To prepare for something big, start with small things

| Father Michael Schmitz | June 9, 2016 | 0 Comments

Q. I feel like God is going to call me to do something big, but I don’t know what. How can I make sure that I don’t miss what he will call me to do? And what can I do in the meantime?

A. Fantastic question! Before I try to offer an answer, I think it could be helpful to clarify one or two things. First, any call that comes from God is “something big.” Regardless of whether or not what you are called to do is noticed by others, if God is calling, then the call is important.

Sometimes, we can fall into the trap of thinking like the world, and we can begin to believe that significance means fame. It certainly does not. The great call is the call to be a saint, and there have been an incredible number of unknown saints.

Second, while it may very well be that God will call you to something in the future, he is calling you in this very moment as well. I know many people who have embraced the thinking that God will call them “someday” when he reveals their vocation to them, and then neglected to pay attention to what he is calling them to do today. Remember, your primary call is to be a saint. You do not have to wait to begin traveling that road. In fact, you must not. God is calling you now.

At this point, usually people will say something like, “Oh, of course! I know that I’m supposed to be a saint, but I am talking about my ‘real’ vocation!”

I understand, but the call to be a saint is your real vocation. If you miss that, you miss everything. If you and I fail to become a saint (a known saint or an anonymous one), then we will have missed out on the entire point of our lives.

The other rebuttal some folks have is that they don’t know what they are supposed to do to become a saint. The equation is remarkably simple: Do God’s will.

Being a saint is not dependent on making all-night prayer vigils or fasting for 40 days on end. Being a saint is not the result of performing miracles or of transforming society or founding a new religious order. Being a saint means one thing: I have become a person who wants — and chooses — what God wants. Being a saint means that my will and God’s will are in agreement. And the great news is, you know what God first desires of you.

You may not know what God will call you to do in the future, but you know what he is asking of you right now. Much like the rich young man who came before Jesus and asked what he should do to inherit eternal life, Jesus tells us, “You know the commandments . . . .” God has revealed his will for our lives in the commandments and the teachings of the Church. While we cannot follow these perfectly, with God’s grace, we can live joyful and holy lives.

Choose to act on what God has revealed to you. If you do this — if you make a practice out of saying yes to God in daily things — then you will be poised and ready when he asks larger things of you.

I have mentioned before in this column that a person will never miss their vocation if they consistently ask the following three questions:

1. Am I in a state of grace? (If not, go to confession.)

2. Am I doing my daily duties? (If not, look at your calendar, and do them.)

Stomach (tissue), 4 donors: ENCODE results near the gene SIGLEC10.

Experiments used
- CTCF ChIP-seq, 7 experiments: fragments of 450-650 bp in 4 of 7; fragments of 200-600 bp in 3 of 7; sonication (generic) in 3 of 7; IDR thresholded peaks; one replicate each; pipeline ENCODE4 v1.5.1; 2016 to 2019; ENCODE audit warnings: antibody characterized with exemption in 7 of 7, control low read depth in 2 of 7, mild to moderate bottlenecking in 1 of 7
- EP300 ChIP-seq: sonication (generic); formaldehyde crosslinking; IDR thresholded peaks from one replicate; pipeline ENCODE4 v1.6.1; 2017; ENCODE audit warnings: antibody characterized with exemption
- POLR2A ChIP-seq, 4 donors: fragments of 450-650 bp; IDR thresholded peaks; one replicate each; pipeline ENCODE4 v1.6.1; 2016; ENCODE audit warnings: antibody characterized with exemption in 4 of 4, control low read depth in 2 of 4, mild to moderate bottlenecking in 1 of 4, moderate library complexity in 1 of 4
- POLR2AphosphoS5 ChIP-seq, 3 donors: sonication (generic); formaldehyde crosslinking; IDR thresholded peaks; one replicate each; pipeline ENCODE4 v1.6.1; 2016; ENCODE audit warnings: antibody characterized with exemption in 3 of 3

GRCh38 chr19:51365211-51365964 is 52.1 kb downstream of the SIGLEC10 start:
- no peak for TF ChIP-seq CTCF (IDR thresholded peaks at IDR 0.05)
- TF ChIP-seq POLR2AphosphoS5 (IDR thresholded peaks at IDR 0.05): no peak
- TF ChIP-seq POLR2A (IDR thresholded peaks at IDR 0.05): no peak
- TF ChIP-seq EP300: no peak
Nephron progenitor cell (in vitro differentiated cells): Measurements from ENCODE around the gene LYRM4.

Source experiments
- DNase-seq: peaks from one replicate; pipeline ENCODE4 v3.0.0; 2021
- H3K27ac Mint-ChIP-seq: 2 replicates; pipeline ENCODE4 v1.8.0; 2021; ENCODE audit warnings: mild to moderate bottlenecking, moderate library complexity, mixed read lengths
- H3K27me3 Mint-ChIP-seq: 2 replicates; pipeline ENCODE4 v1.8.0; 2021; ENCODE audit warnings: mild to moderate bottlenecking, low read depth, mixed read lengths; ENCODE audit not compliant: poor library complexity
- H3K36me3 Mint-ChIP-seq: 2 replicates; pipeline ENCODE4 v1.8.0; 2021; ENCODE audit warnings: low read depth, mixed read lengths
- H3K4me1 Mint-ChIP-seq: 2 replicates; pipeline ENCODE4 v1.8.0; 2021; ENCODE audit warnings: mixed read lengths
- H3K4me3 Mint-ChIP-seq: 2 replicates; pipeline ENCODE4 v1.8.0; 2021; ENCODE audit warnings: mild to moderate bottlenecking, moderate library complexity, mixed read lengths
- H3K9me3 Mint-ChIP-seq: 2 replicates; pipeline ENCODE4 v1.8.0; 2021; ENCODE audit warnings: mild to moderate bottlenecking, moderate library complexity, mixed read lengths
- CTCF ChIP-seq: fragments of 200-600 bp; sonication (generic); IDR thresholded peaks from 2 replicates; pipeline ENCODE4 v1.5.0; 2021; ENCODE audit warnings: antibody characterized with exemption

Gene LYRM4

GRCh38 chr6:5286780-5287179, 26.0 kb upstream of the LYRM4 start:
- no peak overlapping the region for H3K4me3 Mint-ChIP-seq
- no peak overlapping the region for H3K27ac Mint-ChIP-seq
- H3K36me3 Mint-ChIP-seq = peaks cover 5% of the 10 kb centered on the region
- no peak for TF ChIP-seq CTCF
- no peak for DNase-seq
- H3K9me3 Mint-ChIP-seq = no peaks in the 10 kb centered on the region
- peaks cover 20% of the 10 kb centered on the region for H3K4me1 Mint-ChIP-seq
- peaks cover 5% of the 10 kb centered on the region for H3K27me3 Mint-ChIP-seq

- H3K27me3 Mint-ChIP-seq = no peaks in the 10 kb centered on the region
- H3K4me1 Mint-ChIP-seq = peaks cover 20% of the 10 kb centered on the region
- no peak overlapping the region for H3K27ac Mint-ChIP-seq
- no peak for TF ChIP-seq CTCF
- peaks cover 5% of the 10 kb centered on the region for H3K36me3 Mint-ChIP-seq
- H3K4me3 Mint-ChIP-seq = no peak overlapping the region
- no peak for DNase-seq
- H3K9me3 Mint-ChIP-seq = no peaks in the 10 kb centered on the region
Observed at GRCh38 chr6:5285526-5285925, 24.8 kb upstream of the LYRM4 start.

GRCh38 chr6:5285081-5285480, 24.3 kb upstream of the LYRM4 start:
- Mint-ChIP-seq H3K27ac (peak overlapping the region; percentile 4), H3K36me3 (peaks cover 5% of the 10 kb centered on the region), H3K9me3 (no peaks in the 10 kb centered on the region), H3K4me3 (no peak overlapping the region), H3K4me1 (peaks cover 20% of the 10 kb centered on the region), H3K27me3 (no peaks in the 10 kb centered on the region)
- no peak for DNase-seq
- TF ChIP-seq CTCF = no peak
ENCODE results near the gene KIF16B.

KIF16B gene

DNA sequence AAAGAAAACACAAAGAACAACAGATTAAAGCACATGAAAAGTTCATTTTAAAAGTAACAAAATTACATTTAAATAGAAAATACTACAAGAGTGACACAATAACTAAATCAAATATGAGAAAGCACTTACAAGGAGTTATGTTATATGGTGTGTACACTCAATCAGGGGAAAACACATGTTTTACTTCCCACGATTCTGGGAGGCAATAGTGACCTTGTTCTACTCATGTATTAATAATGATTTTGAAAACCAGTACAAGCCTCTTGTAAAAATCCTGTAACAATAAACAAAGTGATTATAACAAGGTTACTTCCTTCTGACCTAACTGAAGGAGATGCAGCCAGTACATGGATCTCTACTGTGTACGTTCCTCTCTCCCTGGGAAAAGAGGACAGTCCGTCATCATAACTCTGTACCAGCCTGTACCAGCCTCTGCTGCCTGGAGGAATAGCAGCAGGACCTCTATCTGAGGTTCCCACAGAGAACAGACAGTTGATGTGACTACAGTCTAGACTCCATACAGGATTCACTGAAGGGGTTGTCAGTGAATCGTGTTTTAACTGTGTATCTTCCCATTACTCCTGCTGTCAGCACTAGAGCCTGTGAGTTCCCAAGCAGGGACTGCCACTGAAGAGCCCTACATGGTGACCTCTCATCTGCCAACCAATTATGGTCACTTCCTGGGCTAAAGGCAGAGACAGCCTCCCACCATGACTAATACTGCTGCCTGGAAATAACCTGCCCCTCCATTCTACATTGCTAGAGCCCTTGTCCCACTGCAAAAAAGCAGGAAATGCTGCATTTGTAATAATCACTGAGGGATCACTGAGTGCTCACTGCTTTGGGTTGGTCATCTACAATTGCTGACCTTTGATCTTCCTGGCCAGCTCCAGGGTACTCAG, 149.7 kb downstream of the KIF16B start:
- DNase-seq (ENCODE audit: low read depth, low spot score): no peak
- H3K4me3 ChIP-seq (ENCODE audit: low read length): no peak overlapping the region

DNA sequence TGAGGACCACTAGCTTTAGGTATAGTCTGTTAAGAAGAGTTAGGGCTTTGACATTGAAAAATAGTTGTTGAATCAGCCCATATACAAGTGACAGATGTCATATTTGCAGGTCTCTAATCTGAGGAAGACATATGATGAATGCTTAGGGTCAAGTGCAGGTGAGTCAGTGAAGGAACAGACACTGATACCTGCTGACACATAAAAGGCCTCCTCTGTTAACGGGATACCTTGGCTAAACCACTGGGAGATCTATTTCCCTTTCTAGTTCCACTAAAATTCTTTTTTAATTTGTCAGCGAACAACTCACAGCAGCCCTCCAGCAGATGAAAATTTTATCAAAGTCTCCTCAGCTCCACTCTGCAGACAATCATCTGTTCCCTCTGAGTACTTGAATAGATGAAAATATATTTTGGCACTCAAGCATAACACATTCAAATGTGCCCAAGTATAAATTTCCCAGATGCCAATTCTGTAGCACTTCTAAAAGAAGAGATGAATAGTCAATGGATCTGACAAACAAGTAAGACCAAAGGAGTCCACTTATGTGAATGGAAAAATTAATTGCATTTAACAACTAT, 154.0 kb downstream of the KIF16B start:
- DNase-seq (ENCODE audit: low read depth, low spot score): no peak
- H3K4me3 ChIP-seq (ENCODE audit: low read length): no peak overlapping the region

3. Did I pray today? (If not, spend time with God in prayer.)

Those are three things that you can do right now. And while it is essential to be attentive to the first and the third questions (which are reflections of our lived relationship with God), I want to give some attention to that middle question: your daily duties.

When it comes to the actions and behaviors that fill up your day, I invite you to ask the question: Is what I am doing leading to a life that honors God?

I think of young David in 1 Samuel. He is going to be called to something great; he will be the king of Israel. But what does he do in the meantime? He trains. He prepares. He does the tasks his father has given him to do. He does not waste hours of his life playing video games or on Netflix or Twitter. David keeps guard over his father’s sheep. He does this mundane and super boring task so attentively that, when the moment comes for him to step up and fight for his people against Goliath, he is ready and able.

Young David heard the challenge of Goliath and was not only willing to do something, but he also was able. In response to the objection that he was too young and inexperienced, David replies, “‘Your servant used to tend his father’s sheep, and whenever a lion or bear came to carry off a sheep from the flock, I would chase after it, attack it and snatch the prey from its mouth. If it attacked me, I would seize it by the throat, strike it and kill it. Your servant has killed both a lion and a bear.’ David continued: ‘The same Lord who delivered me from the claws of the lion and the bear will deliver me from the hand of this Philistine’” (1 Sm 18: 34-37). This kid has trained and is prepared!

If you want to know your vocation, it is to be a saint. If you want to be prepared to say “yes” to your vocation, train by saying “yes” to God in your daily tasks.

Father Schmitz is director of youth and young adult ministry for the Diocese of Duluth and chaplain of the Newman Center at the University of Minnesota Duluth. Reach him at fathermikeschmitz@gmail.com.

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Category: Seeking Answers